Six ways to protect your database backups

March 31 was World Backup Day. If you are like me, you probably spent most of your day burning old CDs to tape storage.

I often see forum posts from accidental administrators who want to know how to recover data without a backup. The short answer is, “Now is a good time to work on your resume.” The longer answer is, “Recreate all your data.”

But the truth is that you shouldn’t ever be in this position. The number one job for any administrator is recovery. If you can’t recover, you can’t keep your job.

So, here are six ways for you to help protect your backups and your job.

Know What You Need

Many of those forum posts share a common thread, which is this: the contributor clearly does not know about the system he is tasked with recovering. So, the first step is to start making a list of all your servers and applications. Ask people the simple question, “What are the critical systems and applications you work with every day, week, and month?” Don’t forget to answer these questions yourself. Make a list, use it as a reference, and keep it updated. This is where monitoring tools that have auto-discovery are your best friend.

Configure Your Backups

This seems like something Captain Obvious would tell you, but yeah, configure the backups. It’s not enough to just know what needs to be backed up, you need to make sure backups are in place. Take care to note data volume here, as you may not want all your backups happening at the same time and flooding the network. Or, worse yet, having your backups run longer than 24 hours, causing your backup software to start a new day before the previous day is complete. Good times.

Verify Backups Are Happening

You must build a process to ensure that the backups are happening. My preference here is to make sure I have three pieces of information. The first is that the backup job ran without error. The second is that the backup media is available. The third is that the backups remain consistent with our RTO and RPO requirements.

Test Your Recovery

Backups are valuable, but restores are priceless. You should be testing your recovery process on a frequent basis. Many companies do DR testing once or twice a year. I find that the volume of data grows far too much in that length of time, making DR exercises difficult. I advocate frequent testing of the recovery process to verify that the backup media is good, and that the RTO and RPO requirements are being met.

Protect Your Backups

For database backups, I like using passwords and encryption. Anything you can do to take an extra step of security to protect that data is worth your time. You should approach your backups with a very simple concept: assume it will be lost or stolen. If it was lost or stolen, make sure you minimize your risk by protecting the backup in some way.

Consider Extra Copies

If your data is critical, you want to consider having extra copies of your backups. I like the idea of using a mix of offsite tape storage and a cloud backup provider. That way I reduce my risk by storing different formats in different locations. Just make certain that you have defined an RPO and RTO for each method being used.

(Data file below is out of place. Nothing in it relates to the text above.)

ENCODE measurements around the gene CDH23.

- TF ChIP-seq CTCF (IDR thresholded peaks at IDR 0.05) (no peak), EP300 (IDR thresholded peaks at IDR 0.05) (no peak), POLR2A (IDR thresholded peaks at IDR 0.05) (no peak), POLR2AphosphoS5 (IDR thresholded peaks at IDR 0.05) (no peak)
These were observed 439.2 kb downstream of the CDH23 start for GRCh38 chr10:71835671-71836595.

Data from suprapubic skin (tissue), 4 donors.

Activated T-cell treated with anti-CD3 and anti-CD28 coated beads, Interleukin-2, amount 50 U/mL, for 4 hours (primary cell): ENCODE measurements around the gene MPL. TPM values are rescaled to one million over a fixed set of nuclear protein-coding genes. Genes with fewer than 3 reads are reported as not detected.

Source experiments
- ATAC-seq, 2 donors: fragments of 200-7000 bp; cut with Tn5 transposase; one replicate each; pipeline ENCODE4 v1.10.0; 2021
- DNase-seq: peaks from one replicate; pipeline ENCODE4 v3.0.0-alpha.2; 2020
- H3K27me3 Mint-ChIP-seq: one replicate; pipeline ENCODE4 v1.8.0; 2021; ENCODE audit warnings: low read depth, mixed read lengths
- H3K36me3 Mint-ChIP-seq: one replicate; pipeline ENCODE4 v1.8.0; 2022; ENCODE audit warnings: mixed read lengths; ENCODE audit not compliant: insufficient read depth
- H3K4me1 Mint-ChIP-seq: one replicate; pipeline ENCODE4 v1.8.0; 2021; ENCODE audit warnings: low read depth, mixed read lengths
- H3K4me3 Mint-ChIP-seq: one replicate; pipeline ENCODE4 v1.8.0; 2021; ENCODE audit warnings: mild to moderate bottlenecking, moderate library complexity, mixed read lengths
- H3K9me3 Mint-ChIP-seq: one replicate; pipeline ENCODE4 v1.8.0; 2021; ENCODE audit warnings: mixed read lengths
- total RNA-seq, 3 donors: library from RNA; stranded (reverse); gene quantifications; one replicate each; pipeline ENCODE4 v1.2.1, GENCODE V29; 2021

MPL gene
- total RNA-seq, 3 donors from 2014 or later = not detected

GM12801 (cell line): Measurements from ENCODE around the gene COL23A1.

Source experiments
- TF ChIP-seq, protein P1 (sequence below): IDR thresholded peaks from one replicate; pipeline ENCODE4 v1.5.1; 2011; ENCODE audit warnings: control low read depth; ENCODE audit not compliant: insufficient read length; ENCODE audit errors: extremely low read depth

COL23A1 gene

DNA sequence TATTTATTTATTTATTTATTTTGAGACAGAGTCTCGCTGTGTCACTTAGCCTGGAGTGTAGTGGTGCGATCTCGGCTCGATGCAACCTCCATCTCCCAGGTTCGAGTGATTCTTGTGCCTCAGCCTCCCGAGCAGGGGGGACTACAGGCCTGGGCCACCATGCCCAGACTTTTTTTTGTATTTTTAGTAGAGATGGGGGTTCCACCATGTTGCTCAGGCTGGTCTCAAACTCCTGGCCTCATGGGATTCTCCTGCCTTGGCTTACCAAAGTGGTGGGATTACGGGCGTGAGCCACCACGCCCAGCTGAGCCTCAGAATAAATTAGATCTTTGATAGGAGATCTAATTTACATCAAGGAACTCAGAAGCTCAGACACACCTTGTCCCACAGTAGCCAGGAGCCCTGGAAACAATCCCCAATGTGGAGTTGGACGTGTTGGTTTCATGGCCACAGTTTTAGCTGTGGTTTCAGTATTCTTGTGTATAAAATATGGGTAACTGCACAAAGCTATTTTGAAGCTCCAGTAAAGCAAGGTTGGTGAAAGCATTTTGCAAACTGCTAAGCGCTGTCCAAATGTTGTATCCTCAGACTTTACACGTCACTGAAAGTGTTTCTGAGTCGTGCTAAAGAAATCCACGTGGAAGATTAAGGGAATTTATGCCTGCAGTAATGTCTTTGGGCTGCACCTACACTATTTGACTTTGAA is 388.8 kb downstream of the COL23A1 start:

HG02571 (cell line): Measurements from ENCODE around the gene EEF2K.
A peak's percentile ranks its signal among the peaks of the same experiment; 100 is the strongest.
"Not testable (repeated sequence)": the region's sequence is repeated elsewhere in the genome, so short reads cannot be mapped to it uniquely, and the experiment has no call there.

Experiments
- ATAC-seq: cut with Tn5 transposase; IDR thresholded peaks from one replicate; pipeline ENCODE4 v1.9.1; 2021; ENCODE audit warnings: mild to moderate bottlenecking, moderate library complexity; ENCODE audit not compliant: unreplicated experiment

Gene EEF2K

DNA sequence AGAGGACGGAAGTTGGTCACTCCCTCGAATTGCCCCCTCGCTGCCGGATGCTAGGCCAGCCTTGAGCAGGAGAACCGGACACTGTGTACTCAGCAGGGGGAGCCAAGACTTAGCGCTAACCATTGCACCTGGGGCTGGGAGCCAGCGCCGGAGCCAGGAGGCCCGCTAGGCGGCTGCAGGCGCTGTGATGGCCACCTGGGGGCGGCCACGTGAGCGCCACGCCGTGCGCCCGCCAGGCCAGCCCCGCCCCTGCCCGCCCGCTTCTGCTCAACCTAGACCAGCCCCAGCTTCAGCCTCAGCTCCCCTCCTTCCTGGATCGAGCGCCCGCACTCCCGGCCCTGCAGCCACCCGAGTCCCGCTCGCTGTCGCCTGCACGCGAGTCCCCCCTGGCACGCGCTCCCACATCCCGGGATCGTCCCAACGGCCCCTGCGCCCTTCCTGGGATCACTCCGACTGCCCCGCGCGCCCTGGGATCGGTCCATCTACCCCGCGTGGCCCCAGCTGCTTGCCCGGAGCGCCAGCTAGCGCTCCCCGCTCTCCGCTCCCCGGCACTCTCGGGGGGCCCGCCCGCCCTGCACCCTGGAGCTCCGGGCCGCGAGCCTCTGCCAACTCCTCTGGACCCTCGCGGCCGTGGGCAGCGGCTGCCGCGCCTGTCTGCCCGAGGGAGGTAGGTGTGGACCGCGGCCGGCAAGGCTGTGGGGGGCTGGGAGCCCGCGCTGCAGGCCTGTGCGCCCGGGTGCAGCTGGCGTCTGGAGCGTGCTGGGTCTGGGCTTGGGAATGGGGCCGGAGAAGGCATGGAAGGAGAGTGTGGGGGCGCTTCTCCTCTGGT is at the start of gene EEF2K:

Summary

Backups are necessary for your business continuity planning. It is often easier to build a recovery plan first because that will often dictate your backup strategy. Whatever backup strategy you deploy, these six steps will help you ensure that your next disaster does not result in a resume-generating event.

Anonymous
  • Very good article and group discussion here. Backup has come a long way. I did spend some time with a SolarWinds engineer discussing their new cloud backup solution and it looks good. I have been around long enough to know that IT always cycles and there is a big move to "cloud" so I'm just wondering how long it will be before companies start saying "hey, we have storage in house, why aren't we keeping stuff here."

    But I have learned that no matter where the data is good backups are important. (nope, vital)

  • We're starting to think just that... we are considering moving back to Net Backup possibly now as an option.

  • ecklerwr1​ LOL, you may be on to something here.  We may have the same challenges because we are using the same solution; we also use CommVault.  While our CommVault guy seems really knowledgeable it seems that the product is a beast to manage with maybe too many options and too much complexity.  Maybe backup is a case where less is more?

  • We have the same problems byrona​!  I think we see some of the same things in our environments.  We standardized on commvault and that backup software has so many knobs and settings on it... it's like some devs just kept adding features for 20 years and never depreciated anything.  There are 3 or 4 ways to do anything in it.

  • One of the challenges is that folks <cough> Management <cough> often significantly underestimates the amount of time that goes into managing and maintaining backups for a relatively large set of systems; especially when you have multiple different backup methods that are being managed.  I have seen where the management of backups in this type of environment is assigned as one of many tasks to a single individual and then when things fail there aren't any backups, not because it wasn't configured but because the person managing it wasn't making sure it wasn't failing and testing it on a periodic basis as you have suggested.   Managing backups properly can easily be a full time job for one or multiple individuals depending on the size of the environment and it's important for the decision makers to understand this.